[/quote]
Not off hand, no.

But, there's really nothing special about it. If you can render other stuff, you can render a console. A typical approach, for example, would be as follows:

- Render everything but the console (this isn't the only way to do it, but it's probably the easiest)
- Set up an orthographic projection
- Turn off depth testing
- Render a quad for the background
- Render the text using a quad for each character

It's not quite trivial (and can get fairly involved depending on what features you want to support), but it's not too difficult.

If you're still not sure how to proceed, perhaps you could describe which of the above steps you're unsure of. (Also, do you already have a rendering system in place? If so, how do you render the other objects in your game?)

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My application simply render a 3D model so I alredy have a little engine that allow me to draw objects and rotate them but I don't know how to set up an orthographic projection and the other steps. Maybe if you have a tutorial or you can post a really simple code example I will study it. At the moment, I load a .x file with DirectX 9 and i draw it on the screen...

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I would first say you a big "THANK YOU" for the help you are giving me, I'm a beginner of DirectX programming so sorry if my answers are stupids :) now, how could i see if I'm using the programmable pipeline or the fixed-pipeline? At the moment, I have only a 3D model loaded by a .x file and drawn on the screen, no textures or lights neither shaders

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[quote]I'm a beginner of DirectX programming so sorry if my answers are stupids[/quote]
No worries - we all had to learn this stuff at one point or other :)

It sounds like you're using the fixed-function pipeline. With the D3D fixed-function pipeline, you set transforms using the SetTransform() function, which can be used to set the current world, view, and projection transforms. If you've got something basic up and running already, then you're probably already setting one or more of these.

For something like a console, you typically want to set the world and view transforms to identity, and set the projection transform to an orthographic projection. For the orthographic transform, you can use the actual screen dimensions, or set up a 'virtual space' for the console, whichever you prefer.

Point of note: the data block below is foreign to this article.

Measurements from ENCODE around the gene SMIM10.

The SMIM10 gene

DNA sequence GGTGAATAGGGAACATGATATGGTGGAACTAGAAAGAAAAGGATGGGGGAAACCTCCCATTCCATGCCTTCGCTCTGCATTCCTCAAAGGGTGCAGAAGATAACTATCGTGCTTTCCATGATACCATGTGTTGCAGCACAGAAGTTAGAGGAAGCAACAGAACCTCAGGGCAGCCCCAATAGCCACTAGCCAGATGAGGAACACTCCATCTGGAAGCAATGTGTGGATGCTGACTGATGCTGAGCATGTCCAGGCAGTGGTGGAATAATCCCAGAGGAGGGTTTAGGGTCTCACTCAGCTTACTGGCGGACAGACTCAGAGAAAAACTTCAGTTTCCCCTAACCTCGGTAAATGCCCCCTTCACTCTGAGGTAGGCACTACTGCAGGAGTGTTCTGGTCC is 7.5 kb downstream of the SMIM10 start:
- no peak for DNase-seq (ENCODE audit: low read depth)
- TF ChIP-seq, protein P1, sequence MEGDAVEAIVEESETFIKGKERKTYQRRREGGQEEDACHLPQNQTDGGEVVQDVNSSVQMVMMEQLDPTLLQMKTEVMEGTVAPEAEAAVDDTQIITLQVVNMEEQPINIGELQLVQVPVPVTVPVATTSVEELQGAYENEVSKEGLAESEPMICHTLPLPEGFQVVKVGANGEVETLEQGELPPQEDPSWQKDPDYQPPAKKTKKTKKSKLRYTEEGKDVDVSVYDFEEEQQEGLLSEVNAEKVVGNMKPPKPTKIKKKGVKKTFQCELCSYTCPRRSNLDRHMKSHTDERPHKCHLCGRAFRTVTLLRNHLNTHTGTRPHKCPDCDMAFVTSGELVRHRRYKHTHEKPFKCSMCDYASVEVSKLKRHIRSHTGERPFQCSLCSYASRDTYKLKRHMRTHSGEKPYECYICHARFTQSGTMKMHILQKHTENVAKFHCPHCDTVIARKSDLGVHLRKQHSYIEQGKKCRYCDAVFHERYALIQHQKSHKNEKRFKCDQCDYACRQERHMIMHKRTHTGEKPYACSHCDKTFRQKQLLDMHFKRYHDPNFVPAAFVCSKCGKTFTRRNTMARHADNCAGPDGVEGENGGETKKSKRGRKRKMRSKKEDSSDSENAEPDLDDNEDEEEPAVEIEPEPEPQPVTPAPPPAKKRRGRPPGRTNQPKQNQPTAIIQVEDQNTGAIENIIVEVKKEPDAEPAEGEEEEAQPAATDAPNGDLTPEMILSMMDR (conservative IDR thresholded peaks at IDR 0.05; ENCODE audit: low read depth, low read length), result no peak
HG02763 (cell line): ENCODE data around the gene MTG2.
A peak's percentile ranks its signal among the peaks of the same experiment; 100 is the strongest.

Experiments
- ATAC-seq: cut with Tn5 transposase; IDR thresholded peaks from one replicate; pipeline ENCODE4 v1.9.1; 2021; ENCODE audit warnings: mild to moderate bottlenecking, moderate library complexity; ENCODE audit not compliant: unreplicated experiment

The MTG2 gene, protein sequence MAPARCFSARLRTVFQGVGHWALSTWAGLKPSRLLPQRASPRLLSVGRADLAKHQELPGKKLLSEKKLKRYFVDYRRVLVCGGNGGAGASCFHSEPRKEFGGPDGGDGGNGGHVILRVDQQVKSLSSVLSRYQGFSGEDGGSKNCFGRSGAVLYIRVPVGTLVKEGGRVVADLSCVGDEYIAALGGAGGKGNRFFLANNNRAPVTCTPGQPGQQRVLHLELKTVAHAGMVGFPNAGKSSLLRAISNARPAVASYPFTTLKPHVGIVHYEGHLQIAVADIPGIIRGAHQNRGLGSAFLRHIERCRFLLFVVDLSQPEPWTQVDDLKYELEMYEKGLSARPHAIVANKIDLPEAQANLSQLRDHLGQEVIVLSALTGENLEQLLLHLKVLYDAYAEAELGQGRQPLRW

For creating said transform, check the DirectX math library documentation (the DX math library includes functions for creating orthographic projection transforms).

For examples, try searching the forums for e.g. 'gui orthographic'; this has been discussed quite a bit in the past, so you should be able to find some examples and/or references in previous threads.

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For basic 2D rendering, including text, the D3D[b]X[/b] part of the DX 9 library offers some functionality. You wanna look at ID3DXSprite, ID3DXFont and maybe ID3DXLine. Normally you don't even need to bother about transformations a lot, these objects will handle them automatically when used.

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[quote name='Stefano A.' timestamp='1298317421' post='4777174']
I really don't understand how could I draw 2D objects. Using sprites?
[/quote]

Just texture a rectangle (two triangles in DX I believe) black. Then use DX's text methods to type onto that rectangle.

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ok but I have another question: I can draw the rectangle, draw the text, etc but how could I allow the user to type commands inside the console?

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[quote name='Stefano A.' timestamp='1298318519' post='4777180']
ok but I have another question: I can draw the rectangle, draw the text, etc but how could I allow the user to type commands inside the console?
[/quote]

You (essentially) get to write your own UI if you're not using an engine or something that makes it easier.